There is much to do and not a moment to lose.

Daud Vicary Abdullah

 

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I am not going to start this article by trying to define “Perception”.  Suffice it to say that one person’s perception is likely to be another’s reality and vice-versa. In the world of Islamic Finance and Islam there are multiple misperceptions, many of which are based on a lack of education (refer to my first article in this series) and a genuine unwillingness of many people to stop and think.  All too often it is easier to tune in to the media and have a nicely packaged solution for your questions, than to stop and think about what the real facts are and to draw your own conclusions!  I GUESS WE ARE ALL GUILTY OF THIS BEHAVIOUR FROM TIME TO TIME.

 

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Joy Abdullah

I create brand, financial and people value for an organization by linking its leadership, strategy, engagement and communications into one cohesive story.

2 thoughts on “E.P.L. in Islamic Finance: PERCEPTION– What is it?”

  1. Daud, the article is a much needed topic to open a frank discussion.

    IF communication practitioners do a horrendous job when relating what IF consists of and what benefits are offered therein.

    Setting aside product formation to religious compliance, there is a huge void in citing its practice and disassociation to the jihadist movement. If Islamic Finance is going to be better understood by global finance professionals, it has to forthrightly state its serves honorable purposes vs. those directly associated with disastrous activity.

    It goes without qualification that IF is a noble profession with many qualified and ethical people working toward productive goals and economically beneficial endeavors. It embraces a Muslim way of life and standard of living that is anti-terrorist. Until the industry forthrightly states its principals and operating doctrine, IF will remain misunderstood and perceived as being a negative movement and infringement on global finance.

    The sheer size of its potential makes it an enormous opportunity for those educated in finance to advance its cause and influence. But the fact remains that IF has a negative connotation and unless its image is improved, through careful and forthright explanation, its future is limited involving technology and product development that can advance the cause.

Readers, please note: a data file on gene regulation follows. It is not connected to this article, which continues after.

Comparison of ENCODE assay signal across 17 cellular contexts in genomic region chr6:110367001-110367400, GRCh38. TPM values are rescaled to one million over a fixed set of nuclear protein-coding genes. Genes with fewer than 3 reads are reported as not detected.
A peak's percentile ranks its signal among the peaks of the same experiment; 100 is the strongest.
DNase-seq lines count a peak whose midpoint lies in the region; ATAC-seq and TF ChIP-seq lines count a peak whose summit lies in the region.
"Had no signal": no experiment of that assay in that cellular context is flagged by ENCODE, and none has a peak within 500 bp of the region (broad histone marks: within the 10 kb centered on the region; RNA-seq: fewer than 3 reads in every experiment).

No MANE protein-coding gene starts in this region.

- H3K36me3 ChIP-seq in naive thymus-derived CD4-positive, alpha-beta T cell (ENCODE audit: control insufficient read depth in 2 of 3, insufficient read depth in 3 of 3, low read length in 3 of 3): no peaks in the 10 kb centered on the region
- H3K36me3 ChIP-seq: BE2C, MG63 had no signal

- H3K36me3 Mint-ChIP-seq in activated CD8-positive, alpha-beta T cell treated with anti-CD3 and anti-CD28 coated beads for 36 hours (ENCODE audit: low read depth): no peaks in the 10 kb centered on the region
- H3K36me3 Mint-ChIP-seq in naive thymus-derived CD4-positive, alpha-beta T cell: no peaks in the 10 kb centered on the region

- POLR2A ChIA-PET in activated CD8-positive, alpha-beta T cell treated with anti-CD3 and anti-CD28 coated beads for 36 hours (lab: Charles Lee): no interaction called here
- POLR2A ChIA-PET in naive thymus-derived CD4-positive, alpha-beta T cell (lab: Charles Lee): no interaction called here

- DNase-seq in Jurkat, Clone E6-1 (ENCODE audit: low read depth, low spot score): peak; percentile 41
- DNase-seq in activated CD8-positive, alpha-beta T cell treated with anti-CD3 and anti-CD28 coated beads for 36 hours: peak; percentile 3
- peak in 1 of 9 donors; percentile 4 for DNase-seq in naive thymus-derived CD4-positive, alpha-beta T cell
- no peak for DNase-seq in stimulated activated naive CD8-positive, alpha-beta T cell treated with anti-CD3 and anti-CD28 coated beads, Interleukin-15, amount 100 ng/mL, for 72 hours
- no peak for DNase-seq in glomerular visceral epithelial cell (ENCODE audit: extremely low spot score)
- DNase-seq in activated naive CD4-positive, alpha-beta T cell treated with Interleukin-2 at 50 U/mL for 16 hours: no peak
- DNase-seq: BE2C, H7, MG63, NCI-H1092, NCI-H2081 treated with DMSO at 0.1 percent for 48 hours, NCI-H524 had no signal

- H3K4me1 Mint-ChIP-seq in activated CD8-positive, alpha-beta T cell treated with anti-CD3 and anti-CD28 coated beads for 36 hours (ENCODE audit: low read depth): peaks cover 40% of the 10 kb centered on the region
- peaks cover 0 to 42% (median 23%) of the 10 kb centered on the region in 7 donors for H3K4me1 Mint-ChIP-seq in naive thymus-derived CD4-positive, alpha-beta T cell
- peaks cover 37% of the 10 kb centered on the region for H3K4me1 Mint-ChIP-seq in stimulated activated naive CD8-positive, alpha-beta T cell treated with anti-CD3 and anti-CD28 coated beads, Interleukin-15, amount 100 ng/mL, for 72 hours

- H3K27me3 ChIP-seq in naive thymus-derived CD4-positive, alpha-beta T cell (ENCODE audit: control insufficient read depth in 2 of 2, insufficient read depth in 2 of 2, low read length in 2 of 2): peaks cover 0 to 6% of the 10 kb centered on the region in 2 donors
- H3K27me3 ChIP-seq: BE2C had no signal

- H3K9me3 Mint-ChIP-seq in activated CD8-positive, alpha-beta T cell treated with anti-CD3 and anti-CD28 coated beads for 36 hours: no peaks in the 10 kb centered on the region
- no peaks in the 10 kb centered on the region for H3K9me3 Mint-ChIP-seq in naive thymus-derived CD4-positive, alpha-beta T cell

Even though schools may increase IF educational studies, those seeking jobs will find the opportunity to apply learned skills limited. The counter move is to apply to a Western bank and contribute through their mode of operation.

    As recently related to a London journalist, unless IF begins to tout its positive elements from widely perceived negative ones, its challenge for acceptability will continue. When met, the talent will grow its professional base and therefore expand it acceptance and productivity.

  2. I know exactly where you are coming from Daud. By way of showing exampes from the other side as a non-Muslim islamic finance guy:

    Via Muslim colleagues I’ve had feedback on multiple occasions that someone in the ‘communities’ that I’ve met has said to a ‘brother’ that they couldn’t believe I wasn’t Muslim, and that they thought I was one of them. I should point out that this was only after they had overcome their intial percpetions of a white banker in a suit and engaged in conversation.

    And second example – a senior officer in a major Islamic charity felt the need to explain to me where Peshawar was – I’ve stayed there, and visited the region many times. I let it pass without comment……..

    We’re all guilty.